“The situation was already desperate, I was the first to intervene as my car was right behind the peloton. We started the operation within 30 seconds, but the situation was very severe, without any possibility of resuscitating the rider, even when the mobile resuscitation centre came one minute 30 seconds afterwards.”
He was shaken, and so too Zomegnan. The race director said that it was a conference that he never wanted to have to give, and was clearly moved.
“I feel obliged to share a text message I received,” he said during a statement he delivered. “’This is a sport where everybody must applaud all the riders, in which all the riders risk their lives in every single metre of the course, and in which when something like this occurs, everybody is on the side of those who go through such a terrible grief.’”
Zomegnan confirmed that the race would continue, and said that it would be up to the riders to decide how the fourth stage would be run.
He also appealed to the media not to use any sensitive photos from the crash, saying that the family and others deserved not to see them.
However that request was ignored by La Gazetta dello Sport, the Italian newspaper which is closely linked with the race and which is owned by the same parent company, RCS Sport.
The following morning its front page showed a graphic photo of Weylandt lying motionless on the road; given what Zomegnan had said, it appeared to be hypocritical and distasteful of the company.
The riders, meanwhile, were far more respectful. Prior to the start of stage four they observed a minute’s silence at the start line, with the Leopard Trek team wearing black armbands and standing in front of the peloton. Some cried; all fought their emotions.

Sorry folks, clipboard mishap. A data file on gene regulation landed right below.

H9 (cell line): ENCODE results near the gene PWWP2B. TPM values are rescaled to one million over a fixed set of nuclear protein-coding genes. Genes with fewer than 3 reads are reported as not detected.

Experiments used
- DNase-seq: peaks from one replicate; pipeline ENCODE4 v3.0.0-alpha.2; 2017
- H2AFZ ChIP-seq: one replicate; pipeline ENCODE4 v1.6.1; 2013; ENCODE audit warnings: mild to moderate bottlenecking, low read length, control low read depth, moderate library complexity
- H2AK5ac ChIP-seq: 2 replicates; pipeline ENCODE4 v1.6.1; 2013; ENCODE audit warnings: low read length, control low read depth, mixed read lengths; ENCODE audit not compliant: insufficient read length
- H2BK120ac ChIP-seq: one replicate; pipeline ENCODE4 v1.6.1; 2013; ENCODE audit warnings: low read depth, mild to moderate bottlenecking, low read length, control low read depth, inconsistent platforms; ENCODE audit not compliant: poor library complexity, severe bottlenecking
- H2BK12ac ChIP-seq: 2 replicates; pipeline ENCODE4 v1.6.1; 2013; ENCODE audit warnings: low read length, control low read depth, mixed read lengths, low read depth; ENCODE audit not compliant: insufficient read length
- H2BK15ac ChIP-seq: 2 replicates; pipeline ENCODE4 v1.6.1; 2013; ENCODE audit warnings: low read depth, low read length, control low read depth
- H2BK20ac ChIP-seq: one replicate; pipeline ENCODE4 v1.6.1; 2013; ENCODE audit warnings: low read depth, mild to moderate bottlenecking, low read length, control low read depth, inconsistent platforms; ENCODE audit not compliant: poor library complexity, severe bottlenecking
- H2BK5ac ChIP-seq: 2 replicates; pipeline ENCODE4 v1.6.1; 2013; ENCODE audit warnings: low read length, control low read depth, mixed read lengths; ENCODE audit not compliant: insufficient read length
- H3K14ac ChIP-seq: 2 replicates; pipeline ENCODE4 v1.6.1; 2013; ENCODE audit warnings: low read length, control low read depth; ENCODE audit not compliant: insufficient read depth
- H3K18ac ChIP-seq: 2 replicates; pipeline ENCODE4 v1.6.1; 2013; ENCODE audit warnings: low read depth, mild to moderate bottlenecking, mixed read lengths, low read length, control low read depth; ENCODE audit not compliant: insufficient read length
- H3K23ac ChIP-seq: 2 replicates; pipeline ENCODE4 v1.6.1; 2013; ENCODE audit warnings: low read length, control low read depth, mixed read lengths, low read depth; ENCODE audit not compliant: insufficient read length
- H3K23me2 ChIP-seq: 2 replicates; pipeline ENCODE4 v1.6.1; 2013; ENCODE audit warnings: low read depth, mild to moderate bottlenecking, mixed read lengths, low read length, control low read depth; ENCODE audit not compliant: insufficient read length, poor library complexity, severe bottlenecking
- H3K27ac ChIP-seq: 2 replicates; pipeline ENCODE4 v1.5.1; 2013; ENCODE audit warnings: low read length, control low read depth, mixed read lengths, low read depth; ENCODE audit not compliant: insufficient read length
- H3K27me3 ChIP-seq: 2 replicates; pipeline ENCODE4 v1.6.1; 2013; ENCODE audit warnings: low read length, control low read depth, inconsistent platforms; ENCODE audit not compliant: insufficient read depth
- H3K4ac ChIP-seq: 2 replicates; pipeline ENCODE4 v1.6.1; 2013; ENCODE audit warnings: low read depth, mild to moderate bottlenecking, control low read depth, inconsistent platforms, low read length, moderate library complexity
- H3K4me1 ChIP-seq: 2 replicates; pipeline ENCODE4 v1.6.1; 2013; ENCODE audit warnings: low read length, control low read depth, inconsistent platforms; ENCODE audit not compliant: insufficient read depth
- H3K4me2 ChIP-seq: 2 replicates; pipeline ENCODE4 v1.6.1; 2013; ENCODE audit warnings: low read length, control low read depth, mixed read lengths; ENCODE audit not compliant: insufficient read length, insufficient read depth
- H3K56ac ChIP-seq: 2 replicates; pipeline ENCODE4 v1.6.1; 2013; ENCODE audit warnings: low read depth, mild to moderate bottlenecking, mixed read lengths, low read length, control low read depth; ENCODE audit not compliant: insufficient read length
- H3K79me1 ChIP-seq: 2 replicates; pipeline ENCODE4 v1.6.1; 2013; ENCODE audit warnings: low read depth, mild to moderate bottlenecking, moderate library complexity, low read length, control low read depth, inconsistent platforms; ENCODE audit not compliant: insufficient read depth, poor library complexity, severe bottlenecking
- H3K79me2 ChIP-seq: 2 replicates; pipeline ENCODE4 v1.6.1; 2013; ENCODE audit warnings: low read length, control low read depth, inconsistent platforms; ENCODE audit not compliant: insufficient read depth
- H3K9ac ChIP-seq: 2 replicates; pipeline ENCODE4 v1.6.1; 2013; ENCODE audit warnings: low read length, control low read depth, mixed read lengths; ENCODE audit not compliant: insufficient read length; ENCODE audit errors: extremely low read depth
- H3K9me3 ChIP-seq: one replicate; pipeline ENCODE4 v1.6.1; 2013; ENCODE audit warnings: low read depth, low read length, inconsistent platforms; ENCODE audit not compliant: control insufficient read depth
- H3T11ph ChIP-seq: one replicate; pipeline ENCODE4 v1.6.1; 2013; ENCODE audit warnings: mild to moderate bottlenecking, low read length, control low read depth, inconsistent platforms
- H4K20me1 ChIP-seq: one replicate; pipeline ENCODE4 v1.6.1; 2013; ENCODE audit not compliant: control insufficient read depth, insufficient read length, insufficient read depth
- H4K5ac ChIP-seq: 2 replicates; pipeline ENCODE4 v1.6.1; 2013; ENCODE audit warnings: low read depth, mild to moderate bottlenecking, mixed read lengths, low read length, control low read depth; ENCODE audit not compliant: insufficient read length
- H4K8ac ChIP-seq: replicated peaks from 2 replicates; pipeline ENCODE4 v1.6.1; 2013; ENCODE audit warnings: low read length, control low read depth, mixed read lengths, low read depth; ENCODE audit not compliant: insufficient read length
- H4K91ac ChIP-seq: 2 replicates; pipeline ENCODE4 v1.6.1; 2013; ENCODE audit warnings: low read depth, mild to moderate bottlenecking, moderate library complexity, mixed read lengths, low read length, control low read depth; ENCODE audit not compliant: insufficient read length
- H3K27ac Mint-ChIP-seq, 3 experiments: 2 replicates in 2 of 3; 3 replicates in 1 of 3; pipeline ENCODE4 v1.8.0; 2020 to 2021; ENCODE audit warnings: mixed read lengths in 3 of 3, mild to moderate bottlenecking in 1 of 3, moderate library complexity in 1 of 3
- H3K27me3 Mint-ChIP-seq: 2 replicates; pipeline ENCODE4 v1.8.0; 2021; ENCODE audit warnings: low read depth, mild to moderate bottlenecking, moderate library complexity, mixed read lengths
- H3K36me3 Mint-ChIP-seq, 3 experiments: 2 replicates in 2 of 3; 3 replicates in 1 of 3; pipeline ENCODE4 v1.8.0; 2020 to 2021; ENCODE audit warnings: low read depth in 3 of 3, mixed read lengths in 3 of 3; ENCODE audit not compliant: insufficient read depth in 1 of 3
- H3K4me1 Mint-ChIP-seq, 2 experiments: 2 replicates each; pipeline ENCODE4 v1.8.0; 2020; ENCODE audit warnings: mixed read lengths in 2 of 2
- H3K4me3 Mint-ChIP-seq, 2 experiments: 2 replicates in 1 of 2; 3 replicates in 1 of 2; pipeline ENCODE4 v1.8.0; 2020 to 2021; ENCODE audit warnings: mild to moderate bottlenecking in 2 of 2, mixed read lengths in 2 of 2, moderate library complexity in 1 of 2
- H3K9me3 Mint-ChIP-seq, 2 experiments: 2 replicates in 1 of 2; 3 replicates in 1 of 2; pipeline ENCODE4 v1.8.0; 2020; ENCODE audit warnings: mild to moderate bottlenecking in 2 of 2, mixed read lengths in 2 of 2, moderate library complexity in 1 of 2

Being there as a journalist was uncomfortable, given the context. Myself and my then-girlfriend lowered our cameras during the minute’s silence, feeling that it would be disrespectful not to also observe the period of reflection.
However the TV crew filming the Giro images for live TV had no restraint, and positioned their camera literally inches from the faces of the team.
One by one, the camera was moved from person to person, the extreme close up insensitively intruding into each rider’s personal space and emotions.
It was distasteful, disrespectful and, understandably, one rider pushed the lens away.
Sixteen years earlier, Olympic champion Fabio Castartelli died in a similar high-speed descent during the Tour de France. He was one of several who fell and struck a low concrete wall by the side of the road. I was in college at the time, studying Applied Physiology, but that incident and the fragility of riders made a big impression on me.
At the time helmets were not obligatory in the peloton. I wrote a story on this, debating whether such a rule should be introduced. [It would take another death, that of Andrey Kivilev in 2003, before this would happen].
I wasn’t a journalist at the time but submitted the story to one of the Irish national papers. It ultimately wasn’t used, but freelance submissions such as this opened doors and soon led to published articles.
Although I went on to get a Masters qualification in Exercise Physiology, I never used it: instead, writing became more and more a focus and I went into full-time journalism.
Years later, Wouter Weylandt’s tragic passing brought the subject of rider vulnerabilities up again. Tributes were made, many of his colleagues paid their respects, and time then moved on.
He was never forgotten by those who knew him, but normal life intervened.
Then, last August, I emailed Trek-Segafredo’s Communications Manager Tim Vanderjeugd with a request for information. I wanted to know what Olympic time trial champion Fabian Cancellara’s racing programme looked like for the remainder of the season.